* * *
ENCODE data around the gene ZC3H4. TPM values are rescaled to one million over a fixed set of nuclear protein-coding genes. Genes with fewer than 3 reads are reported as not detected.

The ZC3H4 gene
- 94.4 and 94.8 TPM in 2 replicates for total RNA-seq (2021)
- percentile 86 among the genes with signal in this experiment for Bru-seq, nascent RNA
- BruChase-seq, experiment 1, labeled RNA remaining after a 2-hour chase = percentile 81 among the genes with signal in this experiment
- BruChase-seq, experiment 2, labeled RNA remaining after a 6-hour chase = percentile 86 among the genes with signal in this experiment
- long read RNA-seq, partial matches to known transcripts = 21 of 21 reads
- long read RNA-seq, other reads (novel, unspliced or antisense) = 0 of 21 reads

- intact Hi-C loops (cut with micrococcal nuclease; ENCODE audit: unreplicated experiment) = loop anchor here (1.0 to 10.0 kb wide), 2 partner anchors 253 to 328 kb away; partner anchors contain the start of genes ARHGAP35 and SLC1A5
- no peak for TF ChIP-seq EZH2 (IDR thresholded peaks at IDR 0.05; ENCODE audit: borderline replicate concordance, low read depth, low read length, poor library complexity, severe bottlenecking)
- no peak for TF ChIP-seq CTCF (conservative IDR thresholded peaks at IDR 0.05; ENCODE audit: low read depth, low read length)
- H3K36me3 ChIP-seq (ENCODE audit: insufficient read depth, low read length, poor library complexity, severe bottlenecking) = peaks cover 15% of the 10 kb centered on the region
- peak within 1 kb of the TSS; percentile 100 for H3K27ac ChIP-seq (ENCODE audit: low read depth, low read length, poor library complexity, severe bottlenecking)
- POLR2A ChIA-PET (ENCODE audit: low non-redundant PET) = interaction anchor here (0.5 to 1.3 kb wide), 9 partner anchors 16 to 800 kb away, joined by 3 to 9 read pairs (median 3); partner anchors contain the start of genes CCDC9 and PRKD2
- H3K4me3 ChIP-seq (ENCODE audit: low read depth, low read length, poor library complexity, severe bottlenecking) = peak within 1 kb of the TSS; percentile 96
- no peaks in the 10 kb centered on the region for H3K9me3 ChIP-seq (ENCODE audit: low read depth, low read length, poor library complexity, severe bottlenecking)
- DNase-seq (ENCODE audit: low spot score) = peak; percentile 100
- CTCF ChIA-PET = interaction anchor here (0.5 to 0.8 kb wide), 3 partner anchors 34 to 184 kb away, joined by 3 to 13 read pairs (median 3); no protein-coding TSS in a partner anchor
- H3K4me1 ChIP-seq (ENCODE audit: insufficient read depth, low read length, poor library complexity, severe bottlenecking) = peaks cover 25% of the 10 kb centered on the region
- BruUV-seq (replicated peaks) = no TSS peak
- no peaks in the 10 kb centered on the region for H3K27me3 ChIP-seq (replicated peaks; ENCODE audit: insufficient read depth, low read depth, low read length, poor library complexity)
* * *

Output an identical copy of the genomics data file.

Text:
ENCODE data around the gene ZC3H4. TPM values are rescaled to one million over a fixed set of nuclear protein-coding genes. Genes with fewer than 3 reads are reported as not detected.

The ZC3H4 gene
- 94.4 and 94.8 TPM in 2 replicates for total RNA-seq (2021)
- percentile 86 among the genes with signal in this experiment for Bru-seq, nascent RNA
- BruChase-seq, experiment 1, labeled RNA remaining after a 2-hour chase = percentile 81 among the genes with signal in this experiment
- BruChase-seq, experiment 2, labeled RNA remaining after a 6-hour chase = percentile 86 among the genes with signal in this experiment
- long read RNA-seq, partial matches to known transcripts = 21 of 21 reads
- long read RNA-seq, other reads (novel, unspliced or antisense) = 0 of 21 reads

- intact Hi-C loops (cut with micrococcal nuclease; ENCODE audit: unreplicated experiment) = loop anchor here (1.0 to 10.0 kb wide), 2 partner anchors 253 to 328 kb away; partner anchors contain the start of genes ARHGAP35 and SLC1A5
- no peak for TF ChIP-seq EZH2 (IDR thresholded peaks at IDR 0.05; ENCODE audit: borderline replicate concordance, low read depth, low read length, poor library complexity, severe bottlenecking)
- no peak for TF ChIP-seq CTCF (conservative IDR thresholded peaks at IDR 0.05; ENCODE audit: low read depth, low read length)
- H3K36me3 ChIP-seq (ENCODE audit: insufficient read depth, low read length, poor library complexity, severe bottlenecking) = peaks cover 15% of the 10 kb centered on the region
- peak within 1 kb of the TSS; percentile 100 for H3K27ac ChIP-seq (ENCODE audit: low read depth, low read length, poor library complexity, severe bottlenecking)
- POLR2A ChIA-PET (ENCODE audit: low non-redundant PET) = interaction anchor here (0.5 to 1.3 kb wide), 9 partner anchors 16 to 800 kb away, joined by 3 to 9 read pairs (median 3); partner anchors contain the start of genes CCDC9 and PRKD2
- H3K4me3 ChIP-seq (ENCODE audit: low read depth, low read length, poor library complexity, severe bottlenecking) = peak within 1 kb of the TSS; percentile 96
- no peaks in the 10 kb centered on the region for H3K9me3 ChIP-seq (ENCODE audit: low read depth, low read length, poor library complexity, severe bottlenecking)
- DNase-seq (ENCODE audit: low spot score) = peak; percentile 100
- CTCF ChIA-PET = interaction anchor here (0.5 to 0.8 kb wide), 3 partner anchors 34 to 184 kb away, joined by 3 to 13 read pairs (median 3); no protein-coding TSS in a partner anchor
- H3K4me1 ChIP-seq (ENCODE audit: insufficient read depth, low read length, poor library complexity, severe bottlenecking) = peaks cover 25% of the 10 kb centered on the region
- BruUV-seq (replicated peaks) = no TSS peak
- no peaks in the 10 kb centered on the region for H3K27me3 ChIP-seq (replicated peaks; ENCODE audit: insufficient read depth, low read depth, low read length, poor library complexity)